In December 2014, President Obama made an unexpected announcement signaling a “new course” for Cuba after more than fifty years of comprehensive U.S. sanctions. The changes to U.S. sanctions and export policy under the Cuban Assets Control Regulations and Export Administration Regulations (EAR) implemented in January 2015, although limited, opened new business opportunities for U.S. companies. Further liberalization may be considered in the future with Congressional support, although that is the subject of heated discussions in Washington, D.C. For now, it will make sense for many companies to consider strategic first steps in Cuba, including for intellectual property protection.

When change comes, chance favors the prepared.

First, under current Cuban law, certain U.S. persons and entities are allowed to file a trademark application in Cuba, even when one is not using the trademark in Cuba. Second, being first to file under Cuba’s regime will help preempt opportunists who may seek to file a trademark application for your own trademark. Third, the Cuban trademark application process is protracted, taking months or years, and will slow as the system floods with new applications in the expectation Cuba will soon become an eagerly sought market. Fourth, the adversarial process of eradicating pirated marks will be protracted.

Assuming there are no already-existing blocking marks, the costs to register a mark are relatively low. Protection of your valuable intellectual property—your brand and the customer goodwill it symbolizes—will allow your company to be in a position to conduct business in this new market, whenever it opens, and defend your rights against pirates looking to cash in on your own brand.

With this client alert, we hope to inspire you to file for your trademarks in Cuba, before someone else does and you have to pay to acquire what is rightfully yours.

Cuban Economic Embargo

The current U.S. sanctions program authorizes U.S. persons to apply for and maintain trademark registrations in Cuba, as well as to take certain specified actions necessary to protect their intellectual property. Usually, independent “trademark agents” in Havana are used to file the applications. Under the sanctions system, transmitting payment to the agents for their services has in some cases been difficult, but the financial transactions restrictions may be easing presently.

What If Someone Has Filed An Application For Your Trademark?

The Cuban trademark system is mostly untested from the United States perspective, obviously because of the general sanctions. Even though the U.S. regulations permit trademark registration in Cuba, many U.S. companies have not seen the economic motivation to protect trademarks, being unable to trade in Cuba. Now that the prospects are rising, so is interest in owners registering their marks, and so, too, the interest in pirates exploiting their opportunities.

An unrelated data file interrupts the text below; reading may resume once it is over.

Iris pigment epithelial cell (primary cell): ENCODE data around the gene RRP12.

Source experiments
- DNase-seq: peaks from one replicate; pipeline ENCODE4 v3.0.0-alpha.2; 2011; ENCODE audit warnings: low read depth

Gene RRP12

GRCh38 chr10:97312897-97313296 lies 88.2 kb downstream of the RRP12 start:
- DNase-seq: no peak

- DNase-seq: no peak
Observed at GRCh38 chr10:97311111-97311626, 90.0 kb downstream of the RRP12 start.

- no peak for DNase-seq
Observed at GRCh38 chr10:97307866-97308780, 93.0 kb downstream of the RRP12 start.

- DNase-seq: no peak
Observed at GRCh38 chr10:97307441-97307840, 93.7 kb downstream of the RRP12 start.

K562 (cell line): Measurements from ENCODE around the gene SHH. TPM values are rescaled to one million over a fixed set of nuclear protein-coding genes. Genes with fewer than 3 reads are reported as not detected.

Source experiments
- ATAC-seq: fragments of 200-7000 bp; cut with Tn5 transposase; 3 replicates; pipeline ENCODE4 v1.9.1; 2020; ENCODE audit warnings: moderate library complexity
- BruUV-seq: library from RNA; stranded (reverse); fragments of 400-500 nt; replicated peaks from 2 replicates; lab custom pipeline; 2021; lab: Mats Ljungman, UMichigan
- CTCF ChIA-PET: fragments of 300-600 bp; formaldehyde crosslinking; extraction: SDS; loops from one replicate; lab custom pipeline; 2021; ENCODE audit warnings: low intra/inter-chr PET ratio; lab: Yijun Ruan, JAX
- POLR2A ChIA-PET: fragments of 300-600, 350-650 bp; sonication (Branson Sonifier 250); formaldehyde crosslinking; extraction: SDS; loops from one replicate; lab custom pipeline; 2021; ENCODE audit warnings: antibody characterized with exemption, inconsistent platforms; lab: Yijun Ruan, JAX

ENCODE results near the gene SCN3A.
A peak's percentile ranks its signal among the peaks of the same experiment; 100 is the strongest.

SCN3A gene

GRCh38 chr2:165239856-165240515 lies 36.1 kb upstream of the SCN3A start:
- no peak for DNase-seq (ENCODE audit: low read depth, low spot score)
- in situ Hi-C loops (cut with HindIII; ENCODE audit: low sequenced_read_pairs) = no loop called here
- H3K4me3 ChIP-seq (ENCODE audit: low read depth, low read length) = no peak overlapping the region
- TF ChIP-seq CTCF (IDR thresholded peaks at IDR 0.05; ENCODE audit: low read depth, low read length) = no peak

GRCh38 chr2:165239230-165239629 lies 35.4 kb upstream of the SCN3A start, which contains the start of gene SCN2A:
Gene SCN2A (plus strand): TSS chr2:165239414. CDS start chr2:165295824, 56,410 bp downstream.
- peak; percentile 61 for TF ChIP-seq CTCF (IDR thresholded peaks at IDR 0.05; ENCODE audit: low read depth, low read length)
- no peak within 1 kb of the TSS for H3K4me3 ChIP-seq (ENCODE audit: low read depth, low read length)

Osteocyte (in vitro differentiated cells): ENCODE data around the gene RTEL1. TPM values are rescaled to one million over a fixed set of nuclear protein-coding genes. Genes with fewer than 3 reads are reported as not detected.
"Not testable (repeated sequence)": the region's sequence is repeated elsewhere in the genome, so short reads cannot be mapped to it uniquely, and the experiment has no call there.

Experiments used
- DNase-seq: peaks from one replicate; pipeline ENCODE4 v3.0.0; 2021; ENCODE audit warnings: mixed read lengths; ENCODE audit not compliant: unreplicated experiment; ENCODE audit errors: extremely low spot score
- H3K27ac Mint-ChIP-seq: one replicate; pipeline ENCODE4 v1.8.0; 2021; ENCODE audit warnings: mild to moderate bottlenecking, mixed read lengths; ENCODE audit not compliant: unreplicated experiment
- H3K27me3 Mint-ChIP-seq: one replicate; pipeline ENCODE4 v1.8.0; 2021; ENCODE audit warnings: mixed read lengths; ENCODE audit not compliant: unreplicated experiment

The Cuban trademark system, described by the International Trademark Association (INTA), is basically like most other countries in the world. Cuba and the United States both are parties to the same major trademark treaty systems. Like most countries, Cuba has a “first to file” system, giving preference to those who are first to file an application for a mark. As a general rule, U.S. trademark law, based on “common law,” is quite unusual in that it recognizes rights in unregistered marks. Most of the rest of the countries in the world, including Cuba, do not generally recognize “common law” or unregistered rights. Thus owning a registration there is crucial to effectively protecting your brand.

Cuban law does provide various procedures to object to applications or registrations of conflicting marks. Such procedures have not been much used by U.S. companies to date. As with applications, one can expect adversarial proceedings to be increasingly protracted. The costs are relatively low at this point, but delay in itself is costly, particularly if there are infringers and counterfeiters at large in the marketplace.

Generally, the more famous your brand is internationally, the higher your chances of blocking a mark in a country where you do not have your own prior registration. The fame of a brand, however obvious it may seem, is usually a question of fact requiring proof, often substantial proof, to satisfy a tribunal in a first-to-file jurisdiction. Also, however obvious it might seem, it can be difficult to prove that an opportunist is in fact a “bad faith” pirate. In “first to file” systems around the world, the first to file has the benefit of the doubt.

Conclusion

For all these reasons, it is highly advisable to verify your eligibility under federal regulations to engage in trademark protection activities in Cuba; to apply to register your important brands in Cuba if you hope to do business there; and to initiate proceedings to try to expunge pirated marks which have already been registered in Cuba by others.